Don't let your film negatives languish in the attic: pick up one of the best film scanners around and get them digitised! One thing that long-in-the-tooth photographers of the analogue age and young bearded photo-hipsters probably have in common is a glut of unprocessed or unscanned film negatives lying around, and they're no good to anyone like that.
If you've picked up some of the best film available right now and loaded it into one of the best film cameras, you'll want to think about what you want to do with the frames once they're shot. Whether you want to share them on Instagram or print them to be framed in your living room, the first step is to get them scanned.
It's always best to scan an original negative rather than a photo print. This can be done with a conventional flatbed scanner that has the option to scan negs and slides, and includes the required holders. Alternatively, there are dedicated film scanners. Cheaper options can scan incredibly quickly but at the expense of image quality, while high-end models take their time but reward you with stunning clarity, resolving every single film grain in your original photo.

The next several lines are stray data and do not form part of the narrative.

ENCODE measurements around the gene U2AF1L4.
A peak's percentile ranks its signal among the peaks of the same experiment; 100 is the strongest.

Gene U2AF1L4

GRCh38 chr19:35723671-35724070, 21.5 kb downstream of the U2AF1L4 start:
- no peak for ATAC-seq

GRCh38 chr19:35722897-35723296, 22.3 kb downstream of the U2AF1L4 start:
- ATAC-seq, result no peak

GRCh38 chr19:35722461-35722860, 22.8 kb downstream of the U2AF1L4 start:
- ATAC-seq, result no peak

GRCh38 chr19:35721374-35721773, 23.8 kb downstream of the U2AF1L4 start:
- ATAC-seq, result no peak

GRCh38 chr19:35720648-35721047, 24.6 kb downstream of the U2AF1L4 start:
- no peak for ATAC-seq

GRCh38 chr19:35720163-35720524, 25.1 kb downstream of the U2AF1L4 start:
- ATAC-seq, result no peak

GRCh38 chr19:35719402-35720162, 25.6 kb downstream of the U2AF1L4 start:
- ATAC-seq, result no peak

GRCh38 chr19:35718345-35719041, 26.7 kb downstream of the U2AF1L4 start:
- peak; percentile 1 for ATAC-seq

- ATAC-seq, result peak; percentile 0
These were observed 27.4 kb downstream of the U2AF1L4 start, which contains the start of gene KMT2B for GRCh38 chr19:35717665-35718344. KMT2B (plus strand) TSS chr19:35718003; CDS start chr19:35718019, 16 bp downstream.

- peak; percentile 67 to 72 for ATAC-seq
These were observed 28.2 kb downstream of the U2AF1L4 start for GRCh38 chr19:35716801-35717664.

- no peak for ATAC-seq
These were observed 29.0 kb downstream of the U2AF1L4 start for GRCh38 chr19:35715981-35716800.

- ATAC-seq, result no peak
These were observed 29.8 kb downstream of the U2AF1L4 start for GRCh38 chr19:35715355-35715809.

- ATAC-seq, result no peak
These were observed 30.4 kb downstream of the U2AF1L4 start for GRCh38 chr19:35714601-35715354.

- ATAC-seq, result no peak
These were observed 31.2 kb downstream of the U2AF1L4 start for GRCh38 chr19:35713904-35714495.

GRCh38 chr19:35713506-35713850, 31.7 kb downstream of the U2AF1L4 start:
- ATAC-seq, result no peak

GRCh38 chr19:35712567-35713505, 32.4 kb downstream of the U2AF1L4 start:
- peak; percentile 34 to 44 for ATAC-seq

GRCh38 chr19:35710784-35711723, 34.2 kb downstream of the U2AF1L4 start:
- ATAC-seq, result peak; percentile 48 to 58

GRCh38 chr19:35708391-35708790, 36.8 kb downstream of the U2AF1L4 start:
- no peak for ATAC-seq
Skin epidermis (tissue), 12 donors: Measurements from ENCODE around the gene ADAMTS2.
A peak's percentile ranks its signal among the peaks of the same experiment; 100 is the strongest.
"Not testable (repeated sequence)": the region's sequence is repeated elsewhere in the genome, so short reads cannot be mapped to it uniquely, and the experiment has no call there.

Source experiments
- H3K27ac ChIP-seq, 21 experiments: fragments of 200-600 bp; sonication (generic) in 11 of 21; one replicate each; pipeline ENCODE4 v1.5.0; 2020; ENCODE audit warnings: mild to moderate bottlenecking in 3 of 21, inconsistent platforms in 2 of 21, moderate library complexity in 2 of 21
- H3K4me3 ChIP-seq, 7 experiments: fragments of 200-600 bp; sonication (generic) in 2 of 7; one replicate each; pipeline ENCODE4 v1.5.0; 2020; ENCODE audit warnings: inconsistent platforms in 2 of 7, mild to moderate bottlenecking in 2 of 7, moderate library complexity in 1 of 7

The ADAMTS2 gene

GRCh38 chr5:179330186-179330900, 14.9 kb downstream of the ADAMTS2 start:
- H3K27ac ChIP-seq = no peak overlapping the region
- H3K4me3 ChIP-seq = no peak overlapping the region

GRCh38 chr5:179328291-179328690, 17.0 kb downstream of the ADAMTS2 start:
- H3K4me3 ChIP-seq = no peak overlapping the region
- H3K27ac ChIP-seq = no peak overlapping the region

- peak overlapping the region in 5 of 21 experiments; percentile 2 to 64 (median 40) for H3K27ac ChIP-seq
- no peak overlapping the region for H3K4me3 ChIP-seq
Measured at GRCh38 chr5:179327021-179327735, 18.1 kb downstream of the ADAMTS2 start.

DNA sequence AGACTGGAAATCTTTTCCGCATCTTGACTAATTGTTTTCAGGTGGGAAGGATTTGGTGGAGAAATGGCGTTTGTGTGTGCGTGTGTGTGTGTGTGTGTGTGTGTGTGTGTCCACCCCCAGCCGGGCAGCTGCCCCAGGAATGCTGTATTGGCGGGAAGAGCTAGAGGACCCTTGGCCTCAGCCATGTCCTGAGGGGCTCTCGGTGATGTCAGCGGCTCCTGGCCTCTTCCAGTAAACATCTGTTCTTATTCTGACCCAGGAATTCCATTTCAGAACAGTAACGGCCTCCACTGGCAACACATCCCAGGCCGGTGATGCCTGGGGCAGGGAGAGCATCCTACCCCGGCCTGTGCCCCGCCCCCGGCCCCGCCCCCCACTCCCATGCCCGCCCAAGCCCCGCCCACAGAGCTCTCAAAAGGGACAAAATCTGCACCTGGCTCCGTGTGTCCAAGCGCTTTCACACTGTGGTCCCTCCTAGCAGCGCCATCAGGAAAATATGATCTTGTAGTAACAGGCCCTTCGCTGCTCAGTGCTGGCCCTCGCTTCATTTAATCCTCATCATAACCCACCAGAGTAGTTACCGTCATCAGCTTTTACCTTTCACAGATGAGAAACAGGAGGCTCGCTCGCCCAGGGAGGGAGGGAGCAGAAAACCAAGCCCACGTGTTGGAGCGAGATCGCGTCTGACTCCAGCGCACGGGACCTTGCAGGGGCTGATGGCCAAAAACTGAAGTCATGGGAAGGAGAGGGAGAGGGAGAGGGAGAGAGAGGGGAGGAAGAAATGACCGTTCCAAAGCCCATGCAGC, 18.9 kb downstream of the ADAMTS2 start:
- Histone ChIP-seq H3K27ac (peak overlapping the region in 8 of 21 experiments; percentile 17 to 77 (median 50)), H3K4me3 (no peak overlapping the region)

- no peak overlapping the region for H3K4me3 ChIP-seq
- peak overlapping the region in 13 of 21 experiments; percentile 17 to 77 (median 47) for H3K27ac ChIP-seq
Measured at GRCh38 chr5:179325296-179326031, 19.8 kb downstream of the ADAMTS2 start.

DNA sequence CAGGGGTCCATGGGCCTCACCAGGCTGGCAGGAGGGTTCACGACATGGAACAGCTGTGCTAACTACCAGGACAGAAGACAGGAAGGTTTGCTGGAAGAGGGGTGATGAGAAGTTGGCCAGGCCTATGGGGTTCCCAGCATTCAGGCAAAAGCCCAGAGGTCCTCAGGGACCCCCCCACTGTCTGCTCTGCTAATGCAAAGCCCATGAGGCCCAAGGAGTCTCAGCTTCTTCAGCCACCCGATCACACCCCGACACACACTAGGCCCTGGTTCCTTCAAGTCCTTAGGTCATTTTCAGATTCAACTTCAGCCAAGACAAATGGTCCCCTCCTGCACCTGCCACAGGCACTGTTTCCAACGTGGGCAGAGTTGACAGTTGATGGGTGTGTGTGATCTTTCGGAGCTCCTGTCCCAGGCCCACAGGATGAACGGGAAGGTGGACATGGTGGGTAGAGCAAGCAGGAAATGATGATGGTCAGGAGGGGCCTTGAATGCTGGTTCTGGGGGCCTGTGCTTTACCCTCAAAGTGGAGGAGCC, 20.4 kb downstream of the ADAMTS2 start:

We've attemped to make the process of selecting a scanner easier by putting together a list that suits all needs and all budgets. All will scan 35mm colour and black and white negatives, and the flatbed scanners can also scan medium format film, while others are capable of digitizing 8mm film.
The best film scanners
So what's the best film scanner? Right now, we think it's the OpticFilm 8100 from film scanning experts Plustek: it extracts phenomenal levels of detail from your film, is backed up by excellent included scanning software, and it's sensibly priced. We love it.